The 1/4-inch phone plug (Fig. 3) is used to connect unbalanced line-level or instrument-level signals.
This plug is part of a cable used with guitar amps, mixers, electric keyboards, electric guitars, and some power amplifiers.
A guitar cord has a phone plug on each end.
The tip of the plug is soldered to the cable’s center conductor; the sleeve or long cylinder is soldered to the cable shield.
You plug a phone plug into a phone jack (Fig. 4).
The plug is on a cable; the jack is in the chassis of a piece of audio gear.
Note that a jack is a receptacle; a plug goes into a jack to make a connection.
The RCA or phono plug (Fig. 5) is also used to connect unbalanced line-level signals. It’s commonly seen in stereo equipment.
The center pin is soldered to the cable’s center conductor; the cup is soldered to the cable shield.
An RCA plug connects to an RCA jack (Fig. 6). The plug on a cable; the jack is in the chassis of a piece of audio gear.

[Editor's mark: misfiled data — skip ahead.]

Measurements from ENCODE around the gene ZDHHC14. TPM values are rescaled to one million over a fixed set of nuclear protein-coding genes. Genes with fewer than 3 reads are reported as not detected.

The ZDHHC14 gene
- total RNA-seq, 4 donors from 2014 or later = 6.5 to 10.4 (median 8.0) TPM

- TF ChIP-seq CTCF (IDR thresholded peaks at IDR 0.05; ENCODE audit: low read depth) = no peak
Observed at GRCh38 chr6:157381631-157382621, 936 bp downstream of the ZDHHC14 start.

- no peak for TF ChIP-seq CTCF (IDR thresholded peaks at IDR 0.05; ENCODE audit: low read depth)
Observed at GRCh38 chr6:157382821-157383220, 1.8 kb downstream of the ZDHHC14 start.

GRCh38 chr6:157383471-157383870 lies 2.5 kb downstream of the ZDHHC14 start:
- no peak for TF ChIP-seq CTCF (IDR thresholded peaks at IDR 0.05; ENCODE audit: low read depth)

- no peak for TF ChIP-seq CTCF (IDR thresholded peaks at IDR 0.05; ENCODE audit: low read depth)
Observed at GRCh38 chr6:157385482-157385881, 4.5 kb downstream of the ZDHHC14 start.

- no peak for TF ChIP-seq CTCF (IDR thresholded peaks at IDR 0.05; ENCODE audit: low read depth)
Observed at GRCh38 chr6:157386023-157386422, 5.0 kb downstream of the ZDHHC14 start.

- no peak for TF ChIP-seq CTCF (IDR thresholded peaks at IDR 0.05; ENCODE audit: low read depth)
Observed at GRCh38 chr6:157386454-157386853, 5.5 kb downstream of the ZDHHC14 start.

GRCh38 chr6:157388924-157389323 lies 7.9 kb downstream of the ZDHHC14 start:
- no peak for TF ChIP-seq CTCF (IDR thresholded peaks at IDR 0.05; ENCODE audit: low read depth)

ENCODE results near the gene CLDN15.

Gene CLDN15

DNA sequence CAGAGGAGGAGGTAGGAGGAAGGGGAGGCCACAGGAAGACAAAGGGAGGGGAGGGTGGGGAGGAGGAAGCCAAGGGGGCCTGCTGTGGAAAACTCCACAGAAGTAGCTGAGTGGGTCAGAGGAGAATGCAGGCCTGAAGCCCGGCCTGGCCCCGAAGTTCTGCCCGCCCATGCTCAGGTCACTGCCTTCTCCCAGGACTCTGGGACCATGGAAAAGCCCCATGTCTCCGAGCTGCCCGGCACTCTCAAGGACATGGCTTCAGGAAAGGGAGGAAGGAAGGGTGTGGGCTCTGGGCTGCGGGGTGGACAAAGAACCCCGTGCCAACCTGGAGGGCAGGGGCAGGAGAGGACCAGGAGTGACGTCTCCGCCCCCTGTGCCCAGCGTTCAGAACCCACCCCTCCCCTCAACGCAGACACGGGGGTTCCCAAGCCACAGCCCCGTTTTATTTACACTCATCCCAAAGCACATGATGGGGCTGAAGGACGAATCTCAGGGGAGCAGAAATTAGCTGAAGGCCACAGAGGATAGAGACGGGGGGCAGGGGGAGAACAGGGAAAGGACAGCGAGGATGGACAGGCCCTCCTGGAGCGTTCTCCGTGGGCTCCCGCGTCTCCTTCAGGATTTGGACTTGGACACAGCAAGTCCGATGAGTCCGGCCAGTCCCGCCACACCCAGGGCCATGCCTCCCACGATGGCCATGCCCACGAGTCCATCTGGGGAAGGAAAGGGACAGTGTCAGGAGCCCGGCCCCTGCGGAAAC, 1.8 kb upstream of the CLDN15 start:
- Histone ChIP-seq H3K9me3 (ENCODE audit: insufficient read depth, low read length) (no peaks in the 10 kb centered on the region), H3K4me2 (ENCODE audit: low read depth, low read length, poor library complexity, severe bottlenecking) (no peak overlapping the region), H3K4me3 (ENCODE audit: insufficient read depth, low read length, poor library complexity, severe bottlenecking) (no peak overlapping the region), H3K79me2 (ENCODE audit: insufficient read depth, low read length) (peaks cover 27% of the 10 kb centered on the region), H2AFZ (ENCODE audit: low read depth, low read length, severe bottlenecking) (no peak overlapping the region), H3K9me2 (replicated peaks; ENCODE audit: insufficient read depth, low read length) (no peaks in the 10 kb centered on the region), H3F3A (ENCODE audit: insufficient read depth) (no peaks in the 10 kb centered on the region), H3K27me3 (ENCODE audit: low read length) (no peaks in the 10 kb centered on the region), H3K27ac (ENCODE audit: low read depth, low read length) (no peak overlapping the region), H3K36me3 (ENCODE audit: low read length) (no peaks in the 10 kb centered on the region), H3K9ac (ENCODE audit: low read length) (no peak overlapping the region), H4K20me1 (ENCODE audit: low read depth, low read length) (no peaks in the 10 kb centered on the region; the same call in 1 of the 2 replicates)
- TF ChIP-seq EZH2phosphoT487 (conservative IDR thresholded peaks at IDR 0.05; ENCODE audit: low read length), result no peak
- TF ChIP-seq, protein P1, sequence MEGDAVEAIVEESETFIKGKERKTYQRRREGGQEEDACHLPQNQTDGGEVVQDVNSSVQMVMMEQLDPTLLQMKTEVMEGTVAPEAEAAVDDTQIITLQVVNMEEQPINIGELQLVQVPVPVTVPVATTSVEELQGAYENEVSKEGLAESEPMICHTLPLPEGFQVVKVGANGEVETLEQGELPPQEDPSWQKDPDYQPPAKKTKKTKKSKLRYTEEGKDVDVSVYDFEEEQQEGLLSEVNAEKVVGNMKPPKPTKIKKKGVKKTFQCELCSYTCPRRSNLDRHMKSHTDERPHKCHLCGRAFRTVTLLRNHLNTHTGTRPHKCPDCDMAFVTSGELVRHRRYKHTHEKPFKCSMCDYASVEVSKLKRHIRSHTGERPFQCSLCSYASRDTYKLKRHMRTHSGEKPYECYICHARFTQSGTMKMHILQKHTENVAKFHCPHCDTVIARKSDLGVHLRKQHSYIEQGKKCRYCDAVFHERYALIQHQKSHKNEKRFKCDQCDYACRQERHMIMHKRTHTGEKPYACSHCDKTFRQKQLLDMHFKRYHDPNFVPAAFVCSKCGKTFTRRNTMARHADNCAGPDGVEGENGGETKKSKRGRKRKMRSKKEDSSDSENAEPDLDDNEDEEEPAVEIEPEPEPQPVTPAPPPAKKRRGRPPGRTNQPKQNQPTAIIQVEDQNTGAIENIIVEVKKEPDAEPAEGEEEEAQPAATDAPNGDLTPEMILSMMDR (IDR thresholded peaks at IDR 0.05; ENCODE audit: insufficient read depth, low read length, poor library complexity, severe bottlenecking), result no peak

The 3-pin professional audio connector (XLR) is used with cables for balanced mics and balanced equipment.
The female connector (with holes) plugs into equipment outputs. The male connector (with pins) plugs into equipment inputs.
A female XLR cable connector plugs into a male XLR chassis connector (Fig. 9).
A male XLR cable connector plugs into a female XLR chassis connector (Fig.10).
An XLR connector has 3 pins (male) or 3 holes (female).
The pins or holes are numbered 1, 2, 3. In any XLR connector, pin 1 is soldered to the cable shield; pin 2 is soldered to the “hot” lead (usually red), and pin 3 is soldered to the remaining lead.